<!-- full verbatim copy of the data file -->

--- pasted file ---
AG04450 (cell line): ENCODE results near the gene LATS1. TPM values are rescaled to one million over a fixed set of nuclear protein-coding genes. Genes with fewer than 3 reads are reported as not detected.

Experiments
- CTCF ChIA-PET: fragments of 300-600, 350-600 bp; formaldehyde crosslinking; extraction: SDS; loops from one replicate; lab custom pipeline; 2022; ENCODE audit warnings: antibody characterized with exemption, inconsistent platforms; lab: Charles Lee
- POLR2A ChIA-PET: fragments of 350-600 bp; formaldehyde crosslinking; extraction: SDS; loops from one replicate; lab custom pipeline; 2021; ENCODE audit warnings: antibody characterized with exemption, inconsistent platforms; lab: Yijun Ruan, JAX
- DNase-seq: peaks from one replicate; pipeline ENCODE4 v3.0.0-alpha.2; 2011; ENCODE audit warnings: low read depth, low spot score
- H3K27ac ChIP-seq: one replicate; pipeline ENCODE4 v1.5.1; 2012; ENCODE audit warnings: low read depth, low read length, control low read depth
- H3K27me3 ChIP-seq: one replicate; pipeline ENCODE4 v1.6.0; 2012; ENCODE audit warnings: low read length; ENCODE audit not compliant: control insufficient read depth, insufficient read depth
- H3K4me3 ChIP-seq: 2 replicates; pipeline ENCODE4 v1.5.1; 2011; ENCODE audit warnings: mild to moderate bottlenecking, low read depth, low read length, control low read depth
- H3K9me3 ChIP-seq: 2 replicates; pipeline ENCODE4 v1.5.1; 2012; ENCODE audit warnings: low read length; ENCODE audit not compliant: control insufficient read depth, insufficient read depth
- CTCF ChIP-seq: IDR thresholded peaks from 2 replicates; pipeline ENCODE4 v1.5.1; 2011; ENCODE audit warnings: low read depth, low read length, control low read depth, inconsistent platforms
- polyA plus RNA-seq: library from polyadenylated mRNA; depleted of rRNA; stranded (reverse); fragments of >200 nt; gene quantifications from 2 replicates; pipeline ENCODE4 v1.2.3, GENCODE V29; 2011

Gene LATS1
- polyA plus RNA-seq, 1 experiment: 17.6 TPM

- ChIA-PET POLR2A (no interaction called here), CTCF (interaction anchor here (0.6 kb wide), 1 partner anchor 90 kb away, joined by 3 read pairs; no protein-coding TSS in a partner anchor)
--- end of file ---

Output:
AG04450 (cell line): ENCODE results near the gene LATS1. TPM values are rescaled to one million over a fixed set of nuclear protein-coding genes. Genes with fewer than 3 reads are reported as not detected.

Experiments
- CTCF ChIA-PET: fragments of 300-600, 350-600 bp; formaldehyde crosslinking; extraction: SDS; loops from one replicate; lab custom pipeline; 2022; ENCODE audit warnings: antibody characterized with exemption, inconsistent platforms; lab: Charles Lee
- POLR2A ChIA-PET: fragments of 350-600 bp; formaldehyde crosslinking; extraction: SDS; loops from one replicate; lab custom pipeline; 2021; ENCODE audit warnings: antibody characterized with exemption, inconsistent platforms; lab: Yijun Ruan, JAX
- DNase-seq: peaks from one replicate; pipeline ENCODE4 v3.0.0-alpha.2; 2011; ENCODE audit warnings: low read depth, low spot score
- H3K27ac ChIP-seq: one replicate; pipeline ENCODE4 v1.5.1; 2012; ENCODE audit warnings: low read depth, low read length, control low read depth
- H3K27me3 ChIP-seq: one replicate; pipeline ENCODE4 v1.6.0; 2012; ENCODE audit warnings: low read length; ENCODE audit not compliant: control insufficient read depth, insufficient read depth
- H3K4me3 ChIP-seq: 2 replicates; pipeline ENCODE4 v1.5.1; 2011; ENCODE audit warnings: mild to moderate bottlenecking, low read depth, low read length, control low read depth
- H3K9me3 ChIP-seq: 2 replicates; pipeline ENCODE4 v1.5.1; 2012; ENCODE audit warnings: low read length; ENCODE audit not compliant: control insufficient read depth, insufficient read depth
- CTCF ChIP-seq: IDR thresholded peaks from 2 replicates; pipeline ENCODE4 v1.5.1; 2011; ENCODE audit warnings: low read depth, low read length, control low read depth, inconsistent platforms
- polyA plus RNA-seq: library from polyadenylated mRNA; depleted of rRNA; stranded (reverse); fragments of >200 nt; gene quantifications from 2 replicates; pipeline ENCODE4 v1.2.3, GENCODE V29; 2011

Gene LATS1
- polyA plus RNA-seq, 1 experiment: 17.6 TPM

- ChIA-PET POLR2A (no interaction called here), CTCF (interaction anchor here (0.6 kb wide), 1 partner anchor 90 kb away, joined by 3 read pairs; no protein-coding TSS in a partner anchor)